Tigramuna at Moksh in Kathmandu – Viva la Musica!
“I don’t know but I’ve been told, music makes you lose control!”
Have you ever wondered why and how music becomes such a potent force in our lives? (What can one say? It’s music!!) The Tigramuna is a contemporary ensemble that pulls in influences and instruments from the Incas of South America to the Jazz Classics with perfect rhythm and tempo. Surprised? I was completely enthralled. (Now, that's what I call music, I thought to myself.)
The Tigramuna comprises of the following band members:
Carlos Villanueva (Musical Director, Composer, Guitar, Vocals)
Wendy Upjohn (Manager, Percussion, Charango)
Nick Bowd (Saxophone)
Peter Firth (Bass)
Daniel Rojas (Keyboards)
Having spent most of my life listening to a ‘crazy’ mix of musicians and music genres, I had not imagined, even for a second, that I would be enjoying, right up close and personal, a fusion of Latin Jazz, Salsa, Merengue and Traditional/Indigenous music quite like the Tigramuna. The Band played at the Moksh Auditorium last Saturday with amazing virtuosity and to great aplomb.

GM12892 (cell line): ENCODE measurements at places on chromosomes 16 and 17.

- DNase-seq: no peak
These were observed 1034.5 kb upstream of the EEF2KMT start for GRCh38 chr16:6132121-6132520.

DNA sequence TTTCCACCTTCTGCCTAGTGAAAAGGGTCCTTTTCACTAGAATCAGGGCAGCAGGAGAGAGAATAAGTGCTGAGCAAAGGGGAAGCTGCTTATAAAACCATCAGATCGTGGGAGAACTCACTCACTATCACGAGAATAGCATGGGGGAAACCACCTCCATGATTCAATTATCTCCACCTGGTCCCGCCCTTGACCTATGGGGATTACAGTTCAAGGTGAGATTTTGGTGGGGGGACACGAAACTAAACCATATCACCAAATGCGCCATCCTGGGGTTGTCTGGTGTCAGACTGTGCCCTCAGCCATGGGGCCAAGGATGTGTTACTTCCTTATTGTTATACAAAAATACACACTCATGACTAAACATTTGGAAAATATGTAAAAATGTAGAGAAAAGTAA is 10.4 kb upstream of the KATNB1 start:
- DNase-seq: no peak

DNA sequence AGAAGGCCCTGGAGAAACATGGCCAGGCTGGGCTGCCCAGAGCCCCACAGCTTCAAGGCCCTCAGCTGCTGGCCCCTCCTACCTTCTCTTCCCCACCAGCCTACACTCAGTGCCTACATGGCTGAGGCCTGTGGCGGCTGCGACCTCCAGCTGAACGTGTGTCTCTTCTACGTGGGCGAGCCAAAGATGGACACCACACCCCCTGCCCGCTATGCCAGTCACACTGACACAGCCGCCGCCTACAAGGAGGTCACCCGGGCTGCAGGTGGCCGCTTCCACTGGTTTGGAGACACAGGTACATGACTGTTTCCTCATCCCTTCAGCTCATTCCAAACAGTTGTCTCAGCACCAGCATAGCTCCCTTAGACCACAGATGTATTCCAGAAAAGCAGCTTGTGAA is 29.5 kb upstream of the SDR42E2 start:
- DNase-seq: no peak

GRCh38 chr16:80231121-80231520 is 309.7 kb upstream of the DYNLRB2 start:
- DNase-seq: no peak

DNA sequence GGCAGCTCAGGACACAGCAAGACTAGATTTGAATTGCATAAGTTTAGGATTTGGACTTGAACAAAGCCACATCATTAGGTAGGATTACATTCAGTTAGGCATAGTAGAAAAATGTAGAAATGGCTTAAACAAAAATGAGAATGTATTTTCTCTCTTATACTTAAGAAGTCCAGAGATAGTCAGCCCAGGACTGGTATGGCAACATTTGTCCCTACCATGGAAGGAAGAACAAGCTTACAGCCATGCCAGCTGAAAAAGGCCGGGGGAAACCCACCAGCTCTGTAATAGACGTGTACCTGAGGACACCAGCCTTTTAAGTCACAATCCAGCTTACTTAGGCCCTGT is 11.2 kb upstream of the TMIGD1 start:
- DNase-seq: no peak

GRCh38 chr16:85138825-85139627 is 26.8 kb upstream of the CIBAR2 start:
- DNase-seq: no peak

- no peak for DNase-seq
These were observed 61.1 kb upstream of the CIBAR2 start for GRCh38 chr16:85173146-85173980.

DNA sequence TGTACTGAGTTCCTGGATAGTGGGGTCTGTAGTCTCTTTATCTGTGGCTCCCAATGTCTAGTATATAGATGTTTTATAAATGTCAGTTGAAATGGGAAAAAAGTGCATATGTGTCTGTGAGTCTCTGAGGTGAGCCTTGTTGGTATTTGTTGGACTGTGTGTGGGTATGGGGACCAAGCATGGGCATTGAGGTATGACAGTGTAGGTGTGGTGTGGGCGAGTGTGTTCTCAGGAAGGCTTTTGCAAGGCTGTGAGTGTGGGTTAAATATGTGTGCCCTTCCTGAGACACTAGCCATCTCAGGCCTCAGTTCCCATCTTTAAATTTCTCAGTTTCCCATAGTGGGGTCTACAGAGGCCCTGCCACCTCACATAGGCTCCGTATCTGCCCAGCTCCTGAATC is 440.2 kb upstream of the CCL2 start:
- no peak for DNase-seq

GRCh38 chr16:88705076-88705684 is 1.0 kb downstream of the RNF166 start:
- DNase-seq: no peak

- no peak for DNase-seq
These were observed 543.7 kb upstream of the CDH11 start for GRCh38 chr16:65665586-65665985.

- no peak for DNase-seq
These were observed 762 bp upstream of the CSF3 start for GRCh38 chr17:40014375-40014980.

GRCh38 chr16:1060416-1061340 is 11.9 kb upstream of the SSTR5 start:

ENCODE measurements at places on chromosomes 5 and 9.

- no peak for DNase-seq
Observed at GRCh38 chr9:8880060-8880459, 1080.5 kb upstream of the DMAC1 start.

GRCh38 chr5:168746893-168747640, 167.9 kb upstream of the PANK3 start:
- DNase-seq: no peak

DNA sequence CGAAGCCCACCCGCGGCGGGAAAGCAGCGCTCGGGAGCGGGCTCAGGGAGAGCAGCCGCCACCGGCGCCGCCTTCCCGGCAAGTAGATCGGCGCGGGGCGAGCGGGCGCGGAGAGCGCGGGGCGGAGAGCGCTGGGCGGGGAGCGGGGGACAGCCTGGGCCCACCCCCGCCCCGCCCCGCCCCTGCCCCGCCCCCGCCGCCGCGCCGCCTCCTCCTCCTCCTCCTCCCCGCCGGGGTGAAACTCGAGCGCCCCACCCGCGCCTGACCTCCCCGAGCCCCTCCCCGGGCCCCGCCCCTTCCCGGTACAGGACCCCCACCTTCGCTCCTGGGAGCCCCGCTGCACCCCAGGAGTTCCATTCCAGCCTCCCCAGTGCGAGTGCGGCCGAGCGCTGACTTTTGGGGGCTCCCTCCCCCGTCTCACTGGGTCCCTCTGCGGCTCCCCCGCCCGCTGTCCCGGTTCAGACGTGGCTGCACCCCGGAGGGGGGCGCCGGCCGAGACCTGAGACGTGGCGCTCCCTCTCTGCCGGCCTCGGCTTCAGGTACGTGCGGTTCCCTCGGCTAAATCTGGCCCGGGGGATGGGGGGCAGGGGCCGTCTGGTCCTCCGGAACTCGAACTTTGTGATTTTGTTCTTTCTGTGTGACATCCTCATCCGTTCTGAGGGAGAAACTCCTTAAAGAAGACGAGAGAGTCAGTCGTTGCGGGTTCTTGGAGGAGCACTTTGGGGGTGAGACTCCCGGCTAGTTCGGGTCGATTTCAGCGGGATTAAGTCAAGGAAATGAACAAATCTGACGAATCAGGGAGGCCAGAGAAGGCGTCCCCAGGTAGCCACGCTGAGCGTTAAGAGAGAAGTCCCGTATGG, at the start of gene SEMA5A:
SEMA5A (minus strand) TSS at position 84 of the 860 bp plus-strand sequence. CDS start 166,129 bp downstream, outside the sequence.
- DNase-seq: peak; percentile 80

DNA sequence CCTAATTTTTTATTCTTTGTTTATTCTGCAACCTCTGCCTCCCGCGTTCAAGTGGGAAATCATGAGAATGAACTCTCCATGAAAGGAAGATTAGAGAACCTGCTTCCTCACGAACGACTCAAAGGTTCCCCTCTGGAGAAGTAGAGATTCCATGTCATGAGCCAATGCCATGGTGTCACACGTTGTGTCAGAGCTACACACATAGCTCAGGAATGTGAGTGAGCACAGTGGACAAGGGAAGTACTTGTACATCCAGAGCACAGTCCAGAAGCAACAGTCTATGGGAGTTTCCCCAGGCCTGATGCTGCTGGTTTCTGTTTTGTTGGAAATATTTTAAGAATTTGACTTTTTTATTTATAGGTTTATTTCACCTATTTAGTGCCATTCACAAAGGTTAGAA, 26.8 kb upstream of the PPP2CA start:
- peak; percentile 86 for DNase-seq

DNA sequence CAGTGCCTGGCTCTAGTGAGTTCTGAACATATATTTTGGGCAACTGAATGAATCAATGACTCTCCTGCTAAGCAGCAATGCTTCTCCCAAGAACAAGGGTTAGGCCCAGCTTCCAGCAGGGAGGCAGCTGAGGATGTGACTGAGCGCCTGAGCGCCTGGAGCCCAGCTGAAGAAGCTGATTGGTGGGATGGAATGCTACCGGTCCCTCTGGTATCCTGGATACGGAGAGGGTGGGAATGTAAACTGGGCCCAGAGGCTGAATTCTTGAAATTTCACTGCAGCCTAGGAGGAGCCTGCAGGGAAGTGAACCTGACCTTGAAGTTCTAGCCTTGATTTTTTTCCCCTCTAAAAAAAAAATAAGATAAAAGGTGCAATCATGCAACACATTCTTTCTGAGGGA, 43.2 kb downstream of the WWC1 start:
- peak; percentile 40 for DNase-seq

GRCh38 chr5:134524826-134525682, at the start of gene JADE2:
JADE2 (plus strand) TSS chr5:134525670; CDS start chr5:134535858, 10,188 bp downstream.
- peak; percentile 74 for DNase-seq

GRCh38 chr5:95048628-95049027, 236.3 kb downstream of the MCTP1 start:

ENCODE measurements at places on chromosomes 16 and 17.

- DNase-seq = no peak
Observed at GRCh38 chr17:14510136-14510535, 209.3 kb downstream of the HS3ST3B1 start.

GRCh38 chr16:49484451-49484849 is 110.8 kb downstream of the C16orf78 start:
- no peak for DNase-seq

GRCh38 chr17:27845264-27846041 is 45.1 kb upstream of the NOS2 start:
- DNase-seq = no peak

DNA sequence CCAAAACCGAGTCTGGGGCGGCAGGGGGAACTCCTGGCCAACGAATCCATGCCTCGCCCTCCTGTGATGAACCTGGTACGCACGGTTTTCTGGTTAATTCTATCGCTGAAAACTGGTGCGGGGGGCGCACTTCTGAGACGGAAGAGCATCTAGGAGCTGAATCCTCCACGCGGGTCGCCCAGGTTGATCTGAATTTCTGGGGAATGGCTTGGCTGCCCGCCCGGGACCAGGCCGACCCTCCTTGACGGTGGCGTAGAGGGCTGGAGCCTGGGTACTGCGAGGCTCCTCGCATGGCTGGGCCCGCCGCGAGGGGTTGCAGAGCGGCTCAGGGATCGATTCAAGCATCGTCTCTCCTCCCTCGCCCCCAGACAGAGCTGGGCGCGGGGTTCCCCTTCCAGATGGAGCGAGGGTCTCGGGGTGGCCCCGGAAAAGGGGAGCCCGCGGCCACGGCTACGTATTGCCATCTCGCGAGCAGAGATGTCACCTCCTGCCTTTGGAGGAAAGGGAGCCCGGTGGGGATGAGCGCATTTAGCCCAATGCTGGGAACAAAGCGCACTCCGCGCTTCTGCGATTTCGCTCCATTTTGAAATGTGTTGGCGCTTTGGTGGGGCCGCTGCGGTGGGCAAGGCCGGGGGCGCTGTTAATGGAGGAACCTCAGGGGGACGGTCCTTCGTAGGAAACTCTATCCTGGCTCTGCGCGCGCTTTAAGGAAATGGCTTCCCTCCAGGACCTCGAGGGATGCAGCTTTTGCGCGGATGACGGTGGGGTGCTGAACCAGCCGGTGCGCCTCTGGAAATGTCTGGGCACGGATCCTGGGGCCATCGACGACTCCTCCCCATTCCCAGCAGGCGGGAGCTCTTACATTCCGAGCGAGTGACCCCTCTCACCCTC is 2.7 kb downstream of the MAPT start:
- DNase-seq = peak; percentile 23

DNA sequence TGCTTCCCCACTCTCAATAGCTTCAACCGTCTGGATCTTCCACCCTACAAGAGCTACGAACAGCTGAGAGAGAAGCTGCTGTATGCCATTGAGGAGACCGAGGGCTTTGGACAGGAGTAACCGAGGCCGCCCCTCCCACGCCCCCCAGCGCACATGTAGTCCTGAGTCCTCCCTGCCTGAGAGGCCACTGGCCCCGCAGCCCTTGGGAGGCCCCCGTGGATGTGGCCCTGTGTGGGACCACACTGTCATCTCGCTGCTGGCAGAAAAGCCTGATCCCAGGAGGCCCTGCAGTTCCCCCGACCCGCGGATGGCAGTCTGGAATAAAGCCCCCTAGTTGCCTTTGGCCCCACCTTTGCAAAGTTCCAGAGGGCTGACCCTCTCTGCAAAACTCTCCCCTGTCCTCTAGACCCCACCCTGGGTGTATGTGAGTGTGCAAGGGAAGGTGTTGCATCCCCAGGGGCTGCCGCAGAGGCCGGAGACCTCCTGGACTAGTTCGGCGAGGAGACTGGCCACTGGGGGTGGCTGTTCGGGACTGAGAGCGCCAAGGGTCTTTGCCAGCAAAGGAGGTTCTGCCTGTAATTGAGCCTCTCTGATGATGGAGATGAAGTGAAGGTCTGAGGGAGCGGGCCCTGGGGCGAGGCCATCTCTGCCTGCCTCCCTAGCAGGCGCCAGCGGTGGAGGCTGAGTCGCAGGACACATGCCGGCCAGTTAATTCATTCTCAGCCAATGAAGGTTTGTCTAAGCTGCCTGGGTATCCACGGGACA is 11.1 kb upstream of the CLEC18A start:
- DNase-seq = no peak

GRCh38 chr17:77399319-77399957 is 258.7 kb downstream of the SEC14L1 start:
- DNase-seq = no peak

The first part of their concert comprised a workshop during which they introduced indigenous music forms and instruments from Latin America in an astounding complement to the re-discovery and revival of ancient music forms currently gaining currency in serious musicology circles.
It was a rare treat to see that our own bamboo 'bansuri' was among this prismatic collection. Listening to sounds of the seas and mountains rendered musically, through passion and performance, was ‘unreal’!
The concert was close to a serenade – I found myself thoroughly absorbed by the vocals, the percussions, the base and the piano. Daniel, the Pianist is a native of South America, trained in Western Classical Music and yes! a kindred fan of Tchaikovsky’s 1812 Overture. (This does seem hyperbolic but the music speaks for itself.) A fitting metaphorical conceit for the band and the concert, in my mind, would be a pristine rain forest chanced upon by an open soul, captivated by the sounds of the surroundings.
Carlos, the Chilean Guitarist, and Wendy on the Percussions brought to life an admixture of rhythm and harmony perfect in tonality and with ease. Wendy’s gifted style often seemed hidden behind the music she made while unobtrusively giving each piece the backdrop of a lost tribal paean. As the concert drew to a rhapsodic end, the musicians started to smile, possibly at the rapt and open-mouthed attention of the audience. A show and collaboration of this nature, I hope, is the first among many more in Nepal.
As a music student, I could not have asked for a more inspiring and beautiful concert with its casual blending of styles and sounds. The musicians themselves are seared amongst my musical favorites as as beacons of harmony and true “music makers.”
For more information, log on to the Musica Viva website –